No blood, No oil, only democracy building!

It seems like a lifetime ago, when I and 349,999 other anti war protesters filled the streets of Sydney to beg this government not to join the Coalition of the willing in Operation Iraqi Freedom, better known as the illegal war in Iraq.

Many reasons and many positions were displayed on placards and on t-shirts, with No Blood for Oil being the most popular. We knew then and we know now, that this government’s motivation for the freedom of the Iraqi people, was significantly less than the motivation for to secure, continuous, supply of our oil.

The difference now is that the Minister of Defence- Dr Brendan Nelson, recently made the same point, if from a somewhat different perspective. He attempted to use the security of access to oil to sell the illegal war in Iraq.

“Energy security is extremely important to all nations throughout the world, and of course, in protecting and securing Australia’s interests. The Middle East itself, not only Iraq, but the entire region is an important supplier of energy oil, in particular, to the rest of the world.”- Dr Brendan Nelson.

Our PM- John HoWARd, will be having none of that, instantly coming out defending the indefensible by saying:

“We are not there [in Iraq] because of oil and we didn’t go there because of oil. We don’t remain there because of oil. Oil is not the reason. Oil comes from the Middle East – we all know that – but the reason we remain there is we want to give the people of Iraq the possibility of embracing democracy.” – HoWARd.

So the question has to be, how’s this democracy embracing in Iraq going? Because the question cannot be how’s our oil?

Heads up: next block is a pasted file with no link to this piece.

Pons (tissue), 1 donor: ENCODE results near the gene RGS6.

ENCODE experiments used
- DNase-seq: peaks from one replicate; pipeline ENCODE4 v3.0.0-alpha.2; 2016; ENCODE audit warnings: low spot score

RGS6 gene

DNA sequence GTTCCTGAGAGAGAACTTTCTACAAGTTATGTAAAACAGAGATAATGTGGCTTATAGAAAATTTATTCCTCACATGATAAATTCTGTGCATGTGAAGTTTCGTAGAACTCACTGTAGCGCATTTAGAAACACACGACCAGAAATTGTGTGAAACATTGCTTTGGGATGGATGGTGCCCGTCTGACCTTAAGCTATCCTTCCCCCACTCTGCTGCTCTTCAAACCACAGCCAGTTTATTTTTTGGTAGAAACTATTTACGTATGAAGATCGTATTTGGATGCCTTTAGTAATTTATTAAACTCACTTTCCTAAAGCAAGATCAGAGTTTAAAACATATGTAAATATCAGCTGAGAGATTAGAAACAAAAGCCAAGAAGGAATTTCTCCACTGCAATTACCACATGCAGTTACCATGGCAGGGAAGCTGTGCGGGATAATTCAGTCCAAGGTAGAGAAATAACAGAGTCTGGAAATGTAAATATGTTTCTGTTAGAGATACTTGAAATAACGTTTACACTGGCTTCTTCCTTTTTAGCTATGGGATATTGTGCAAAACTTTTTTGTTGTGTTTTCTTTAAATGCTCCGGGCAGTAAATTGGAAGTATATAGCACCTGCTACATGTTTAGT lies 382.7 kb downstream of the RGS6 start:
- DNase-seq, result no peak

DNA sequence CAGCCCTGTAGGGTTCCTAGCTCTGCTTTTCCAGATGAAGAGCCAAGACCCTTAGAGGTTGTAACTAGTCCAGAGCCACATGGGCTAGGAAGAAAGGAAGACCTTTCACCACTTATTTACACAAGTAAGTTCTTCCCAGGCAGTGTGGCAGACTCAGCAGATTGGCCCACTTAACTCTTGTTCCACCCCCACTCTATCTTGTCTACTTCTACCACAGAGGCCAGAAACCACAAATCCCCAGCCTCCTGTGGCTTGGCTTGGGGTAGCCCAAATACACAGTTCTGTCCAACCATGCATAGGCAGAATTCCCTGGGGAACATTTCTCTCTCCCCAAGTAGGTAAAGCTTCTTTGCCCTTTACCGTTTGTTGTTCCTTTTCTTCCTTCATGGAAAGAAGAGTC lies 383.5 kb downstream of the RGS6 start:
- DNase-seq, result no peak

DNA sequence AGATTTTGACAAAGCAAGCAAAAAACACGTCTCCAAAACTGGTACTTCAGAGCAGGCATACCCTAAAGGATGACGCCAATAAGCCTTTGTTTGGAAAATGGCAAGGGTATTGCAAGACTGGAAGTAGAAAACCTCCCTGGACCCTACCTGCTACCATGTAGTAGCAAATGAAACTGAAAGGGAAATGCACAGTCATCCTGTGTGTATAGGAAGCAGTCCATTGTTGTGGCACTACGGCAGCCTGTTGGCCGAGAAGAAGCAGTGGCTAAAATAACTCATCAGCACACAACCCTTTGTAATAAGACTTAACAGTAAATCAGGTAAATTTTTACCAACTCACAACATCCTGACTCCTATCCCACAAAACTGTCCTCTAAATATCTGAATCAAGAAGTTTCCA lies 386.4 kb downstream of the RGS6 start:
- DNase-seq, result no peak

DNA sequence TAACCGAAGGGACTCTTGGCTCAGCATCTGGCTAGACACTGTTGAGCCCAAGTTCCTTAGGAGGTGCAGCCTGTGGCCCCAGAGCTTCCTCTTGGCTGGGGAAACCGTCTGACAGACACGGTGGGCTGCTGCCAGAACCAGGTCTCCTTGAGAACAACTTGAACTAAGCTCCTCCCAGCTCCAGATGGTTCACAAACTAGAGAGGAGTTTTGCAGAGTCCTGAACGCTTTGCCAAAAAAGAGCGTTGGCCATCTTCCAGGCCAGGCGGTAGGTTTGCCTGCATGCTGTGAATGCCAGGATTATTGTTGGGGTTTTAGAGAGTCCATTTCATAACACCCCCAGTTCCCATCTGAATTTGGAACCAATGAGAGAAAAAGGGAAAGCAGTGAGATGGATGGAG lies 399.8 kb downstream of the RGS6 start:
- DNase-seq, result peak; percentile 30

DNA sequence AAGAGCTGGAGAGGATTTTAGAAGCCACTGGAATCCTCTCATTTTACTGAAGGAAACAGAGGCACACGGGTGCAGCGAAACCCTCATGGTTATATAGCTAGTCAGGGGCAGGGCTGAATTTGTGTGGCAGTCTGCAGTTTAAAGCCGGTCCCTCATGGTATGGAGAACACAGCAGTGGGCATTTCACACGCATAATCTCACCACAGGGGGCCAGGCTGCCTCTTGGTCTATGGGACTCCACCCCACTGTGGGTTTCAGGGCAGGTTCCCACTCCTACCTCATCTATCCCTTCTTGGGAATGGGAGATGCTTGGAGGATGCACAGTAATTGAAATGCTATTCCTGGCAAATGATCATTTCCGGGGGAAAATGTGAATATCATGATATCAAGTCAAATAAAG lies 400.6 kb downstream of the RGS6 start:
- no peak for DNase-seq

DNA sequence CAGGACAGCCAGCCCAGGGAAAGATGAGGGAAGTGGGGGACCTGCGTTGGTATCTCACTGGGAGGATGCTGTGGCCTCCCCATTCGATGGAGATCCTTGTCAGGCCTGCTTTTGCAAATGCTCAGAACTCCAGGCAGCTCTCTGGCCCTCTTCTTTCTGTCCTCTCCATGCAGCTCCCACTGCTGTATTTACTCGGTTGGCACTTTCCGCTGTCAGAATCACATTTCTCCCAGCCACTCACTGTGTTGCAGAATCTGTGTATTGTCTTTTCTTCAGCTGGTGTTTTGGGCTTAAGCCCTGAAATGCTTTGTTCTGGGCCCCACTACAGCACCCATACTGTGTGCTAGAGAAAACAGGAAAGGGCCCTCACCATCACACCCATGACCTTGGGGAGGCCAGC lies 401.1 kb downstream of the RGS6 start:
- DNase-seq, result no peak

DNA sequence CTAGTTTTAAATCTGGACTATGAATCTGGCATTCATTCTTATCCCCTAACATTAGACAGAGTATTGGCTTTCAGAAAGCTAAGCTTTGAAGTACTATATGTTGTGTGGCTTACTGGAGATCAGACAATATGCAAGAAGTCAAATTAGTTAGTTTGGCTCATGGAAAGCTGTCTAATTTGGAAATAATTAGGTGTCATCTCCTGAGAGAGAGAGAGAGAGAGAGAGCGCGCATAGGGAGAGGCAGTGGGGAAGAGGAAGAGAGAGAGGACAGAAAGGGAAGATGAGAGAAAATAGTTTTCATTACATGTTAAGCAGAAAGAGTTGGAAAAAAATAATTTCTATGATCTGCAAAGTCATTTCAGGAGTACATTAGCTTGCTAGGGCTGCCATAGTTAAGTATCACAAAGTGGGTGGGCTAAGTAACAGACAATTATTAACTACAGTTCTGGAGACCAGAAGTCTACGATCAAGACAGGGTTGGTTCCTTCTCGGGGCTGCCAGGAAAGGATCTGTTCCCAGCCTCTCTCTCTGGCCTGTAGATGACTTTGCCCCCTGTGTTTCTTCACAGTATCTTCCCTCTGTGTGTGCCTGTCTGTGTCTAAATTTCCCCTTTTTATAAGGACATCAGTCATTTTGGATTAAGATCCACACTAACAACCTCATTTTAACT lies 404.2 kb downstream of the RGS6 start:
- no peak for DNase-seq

Update: Nelson has been pulled into the official line, with the following being his position a mere 24 hours later.

“Iraq has never been about oil”


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5 Responses to “No blood, No oil, only democracy building!”

  1. Dave C Says:

    I will be voting HoWARd out!

  2. Suki Says:


    This will the fifth time I will be voting HoWARd out!

  3. al loomis Says:

    actually, i rather despise everyone of those 300,000 well-meaning people. if, instead of posing in front of the tv cameras, each had sent an email to the headquarters of every political party, saying:

    “i will only vote for a party that promises to establish an effective and accessible power of citizen initiated referendum. if there is none, i will write “democracy” on my otherwise blank ballot.”

    we would now be living in a democracy, and the adolescent protests would be replaced with effective citizen initiative action.

  4. Suki Says:

    The problem, al loomis, is that we are living in a democracy!

    In 2004, clearly not enough people were enraged enough about the illegal war in Iraq to vote HoWARd out, is the bottom line.

    It is not about the mode of protest, it’s about the mood for protest. This year, I hope that the mood is there, and I’ll take any and all modes of protest to Vote HoWARd out!

    I’ll support:
    taking to the street with a banner,
    signing a petition,
    sending a letter to the editor,
    wearing a ‘WAR- not in my name’ shirt,
    pinning on a ‘No War’ badge,
    writing a blog,
    talking to your local member,
    joining GetUp!,
    donating time and money to a peace movement,
    doing anything that’s more productive than despising those that do something!

  5. weezil Says:

    Al, if you think protest is adolescent, you ought to take that up with the blue hairs carrying ‘North Shore Against The War’ banners on 16 Feb 2003.

    Don’t you think that if politicians were actually listening to ‘citizen initiated action’ that feet-in-the-street protest would be necessary?

    Every one of those 300,000 on the street in Sydney DID something. What did you do, other than propose spoiling your ballot? Hey, that’s an effective vehicle for change…

    Whose side are you on?

    I will take my power back!

    I will be voting HoWARd out!

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